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Voting has begun in Slovakia’s general election, with the left wing opposition tipped to emerge as victor in the wake of a major corruption scandal that has heavily tarred Prime Minister Iveta Radicova' governing party.
Voting has begun in Slovakia’s general election, with the left wing opposition led by former Prime Minister Robert Fico tipped to emerge as the winner.
Polls opened early Saturday and will close at 16:00 EST, with exit polls to be published shortly after and official results expected Sunday morning.
The election was called two years early after Slovakia’s governing coalition, led by outgoing Prime Minister Iveta Radicova’s center-right SDKU, collapsed in October when a junior member refused to back the expansion of the euro zone’s bailout fund.
But while opinion polls predict that Robert Fico’s Smer social democrats are poised to take the election, many analysts anticipate a record low turnout due to voter disillusionment over a huge corruption scandal in Slovakia, the BBC reports.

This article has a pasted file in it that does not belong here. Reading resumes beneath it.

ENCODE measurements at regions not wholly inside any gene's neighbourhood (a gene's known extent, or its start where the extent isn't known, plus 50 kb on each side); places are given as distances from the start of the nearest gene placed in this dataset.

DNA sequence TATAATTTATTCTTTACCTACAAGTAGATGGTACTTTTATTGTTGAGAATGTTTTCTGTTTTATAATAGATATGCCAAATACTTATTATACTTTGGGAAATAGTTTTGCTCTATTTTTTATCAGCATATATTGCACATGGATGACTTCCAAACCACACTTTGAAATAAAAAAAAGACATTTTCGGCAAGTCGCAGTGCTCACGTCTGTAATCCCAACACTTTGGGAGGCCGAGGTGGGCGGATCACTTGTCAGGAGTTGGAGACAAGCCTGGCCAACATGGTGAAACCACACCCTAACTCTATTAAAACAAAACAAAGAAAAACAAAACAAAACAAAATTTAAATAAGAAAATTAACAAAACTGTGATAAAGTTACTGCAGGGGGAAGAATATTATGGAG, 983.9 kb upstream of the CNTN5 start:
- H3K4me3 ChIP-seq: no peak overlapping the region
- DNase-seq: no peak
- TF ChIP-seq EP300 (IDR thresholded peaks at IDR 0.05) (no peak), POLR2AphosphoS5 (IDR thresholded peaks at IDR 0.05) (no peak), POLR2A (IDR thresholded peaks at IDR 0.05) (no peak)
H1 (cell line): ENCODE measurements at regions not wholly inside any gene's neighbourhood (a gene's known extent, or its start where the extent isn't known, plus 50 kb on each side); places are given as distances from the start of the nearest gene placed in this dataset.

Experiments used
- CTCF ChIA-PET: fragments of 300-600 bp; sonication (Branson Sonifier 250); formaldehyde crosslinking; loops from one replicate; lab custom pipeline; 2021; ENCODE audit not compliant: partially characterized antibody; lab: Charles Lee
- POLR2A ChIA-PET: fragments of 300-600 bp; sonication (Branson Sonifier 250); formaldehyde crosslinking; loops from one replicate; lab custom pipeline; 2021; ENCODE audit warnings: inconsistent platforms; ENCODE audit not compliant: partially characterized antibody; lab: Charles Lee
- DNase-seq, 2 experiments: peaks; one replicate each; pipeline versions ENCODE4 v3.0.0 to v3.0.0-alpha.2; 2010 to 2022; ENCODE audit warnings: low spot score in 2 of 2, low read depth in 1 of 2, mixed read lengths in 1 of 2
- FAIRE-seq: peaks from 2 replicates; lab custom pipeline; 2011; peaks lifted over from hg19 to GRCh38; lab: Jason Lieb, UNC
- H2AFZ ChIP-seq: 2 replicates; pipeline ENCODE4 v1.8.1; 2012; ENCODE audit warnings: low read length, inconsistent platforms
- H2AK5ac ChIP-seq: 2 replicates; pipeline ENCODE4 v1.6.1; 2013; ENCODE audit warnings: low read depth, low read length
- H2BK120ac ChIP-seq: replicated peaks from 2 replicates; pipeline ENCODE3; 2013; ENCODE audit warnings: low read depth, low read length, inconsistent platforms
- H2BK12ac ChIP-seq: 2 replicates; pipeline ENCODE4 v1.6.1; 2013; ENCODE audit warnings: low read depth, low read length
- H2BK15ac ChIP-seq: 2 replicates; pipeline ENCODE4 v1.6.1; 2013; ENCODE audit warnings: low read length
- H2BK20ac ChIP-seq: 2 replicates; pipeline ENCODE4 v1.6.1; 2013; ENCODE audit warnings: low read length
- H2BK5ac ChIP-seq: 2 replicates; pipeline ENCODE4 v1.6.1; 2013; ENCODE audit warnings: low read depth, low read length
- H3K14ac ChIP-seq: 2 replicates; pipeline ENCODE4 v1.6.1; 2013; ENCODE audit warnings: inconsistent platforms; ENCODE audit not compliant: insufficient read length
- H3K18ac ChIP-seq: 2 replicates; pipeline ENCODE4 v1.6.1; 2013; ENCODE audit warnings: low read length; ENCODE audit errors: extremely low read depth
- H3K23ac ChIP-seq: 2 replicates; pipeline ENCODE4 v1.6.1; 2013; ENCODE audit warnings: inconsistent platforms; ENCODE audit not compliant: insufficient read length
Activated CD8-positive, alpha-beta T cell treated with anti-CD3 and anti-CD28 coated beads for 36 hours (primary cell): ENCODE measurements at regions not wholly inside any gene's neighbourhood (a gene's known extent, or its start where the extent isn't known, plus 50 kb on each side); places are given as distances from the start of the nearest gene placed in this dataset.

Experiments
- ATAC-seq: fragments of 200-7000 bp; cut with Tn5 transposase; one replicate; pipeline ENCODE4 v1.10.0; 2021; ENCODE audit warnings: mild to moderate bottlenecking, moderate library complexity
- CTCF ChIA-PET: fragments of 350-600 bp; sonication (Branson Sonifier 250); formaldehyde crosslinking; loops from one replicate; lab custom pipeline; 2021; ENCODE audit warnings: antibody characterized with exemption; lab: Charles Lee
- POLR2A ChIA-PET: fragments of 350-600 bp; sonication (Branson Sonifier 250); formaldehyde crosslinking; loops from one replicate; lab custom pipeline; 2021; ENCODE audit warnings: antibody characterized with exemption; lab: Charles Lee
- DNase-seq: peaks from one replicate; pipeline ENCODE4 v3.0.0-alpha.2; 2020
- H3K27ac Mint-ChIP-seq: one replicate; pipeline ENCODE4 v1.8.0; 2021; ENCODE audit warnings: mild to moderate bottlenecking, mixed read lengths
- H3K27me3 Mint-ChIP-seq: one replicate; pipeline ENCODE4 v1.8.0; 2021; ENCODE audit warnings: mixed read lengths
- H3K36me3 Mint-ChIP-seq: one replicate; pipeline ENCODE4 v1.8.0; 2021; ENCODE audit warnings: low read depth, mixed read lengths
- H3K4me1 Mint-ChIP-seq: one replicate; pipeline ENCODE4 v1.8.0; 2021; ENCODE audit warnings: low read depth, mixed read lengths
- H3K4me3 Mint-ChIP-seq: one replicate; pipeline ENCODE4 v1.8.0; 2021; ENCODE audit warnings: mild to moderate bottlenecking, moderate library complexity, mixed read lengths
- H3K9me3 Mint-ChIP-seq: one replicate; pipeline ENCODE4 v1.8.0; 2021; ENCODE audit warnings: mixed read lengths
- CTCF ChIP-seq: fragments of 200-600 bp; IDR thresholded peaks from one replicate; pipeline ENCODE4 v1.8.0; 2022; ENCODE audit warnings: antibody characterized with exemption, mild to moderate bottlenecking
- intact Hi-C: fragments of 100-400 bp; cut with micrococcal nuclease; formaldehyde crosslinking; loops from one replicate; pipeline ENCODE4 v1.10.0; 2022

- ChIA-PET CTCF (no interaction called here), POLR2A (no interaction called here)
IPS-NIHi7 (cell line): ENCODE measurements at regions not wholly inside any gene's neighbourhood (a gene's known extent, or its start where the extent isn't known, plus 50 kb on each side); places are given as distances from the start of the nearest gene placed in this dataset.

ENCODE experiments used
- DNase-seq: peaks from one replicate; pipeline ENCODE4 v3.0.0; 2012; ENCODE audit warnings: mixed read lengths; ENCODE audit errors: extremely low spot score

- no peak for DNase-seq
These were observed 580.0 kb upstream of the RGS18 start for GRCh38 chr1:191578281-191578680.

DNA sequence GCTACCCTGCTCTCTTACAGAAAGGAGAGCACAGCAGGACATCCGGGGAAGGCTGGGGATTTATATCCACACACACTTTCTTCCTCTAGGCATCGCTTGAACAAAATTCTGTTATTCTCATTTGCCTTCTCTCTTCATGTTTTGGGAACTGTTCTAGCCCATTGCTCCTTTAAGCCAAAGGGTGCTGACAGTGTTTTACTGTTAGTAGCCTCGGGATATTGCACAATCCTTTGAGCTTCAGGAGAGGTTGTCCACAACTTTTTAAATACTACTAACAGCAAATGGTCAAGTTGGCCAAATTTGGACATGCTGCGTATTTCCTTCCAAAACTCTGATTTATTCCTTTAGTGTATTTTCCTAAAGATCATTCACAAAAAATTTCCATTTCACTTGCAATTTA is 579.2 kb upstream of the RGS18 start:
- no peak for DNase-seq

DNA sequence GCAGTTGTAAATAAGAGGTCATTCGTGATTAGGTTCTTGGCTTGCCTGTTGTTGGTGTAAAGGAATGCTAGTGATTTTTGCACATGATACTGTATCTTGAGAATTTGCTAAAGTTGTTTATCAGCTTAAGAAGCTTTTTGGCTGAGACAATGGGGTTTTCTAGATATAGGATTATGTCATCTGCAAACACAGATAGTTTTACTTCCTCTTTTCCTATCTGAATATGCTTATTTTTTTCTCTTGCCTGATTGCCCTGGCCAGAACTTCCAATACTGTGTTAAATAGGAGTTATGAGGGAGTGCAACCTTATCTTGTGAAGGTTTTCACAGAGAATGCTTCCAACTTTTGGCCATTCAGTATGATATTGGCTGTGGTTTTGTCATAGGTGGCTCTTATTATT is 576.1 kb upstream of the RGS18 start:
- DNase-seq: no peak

A file known as “Gorilla”, allegedly compiled by Slovakia’s spy agency, was published on the Internet in December, suggesting that Penta, a financial group, had bribed most of the parties in the 1998-2006 center-right government of then-leader Mikulas Dzurinda.
About 300 anti-corruption protesters clashed with police in the capital, Bratislava, on Friday, calling on Slovaks not to vote for any of the established political parties.
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Heavily tainted by the Gorilla affair, SDKU is expected to see its support drop to about 5 percent of the vote – the threshold to enter parliament – down from the more than 15 percent it secured in the 2010 election, according to the Agence France Presse.
Its former coalition partners, the ethnic Hungarian Most-Hid party and the eurosceptic Freedom and Solidarity (SaS), may fail to secure even 5 percent and risk slipping out of parliament.
Fico was cautious after casting his own vote in Bratislava on Saturday:
“There’s still a very real threat that a coalition of five or six other parties might be created,” he said, according to the Associated Press.
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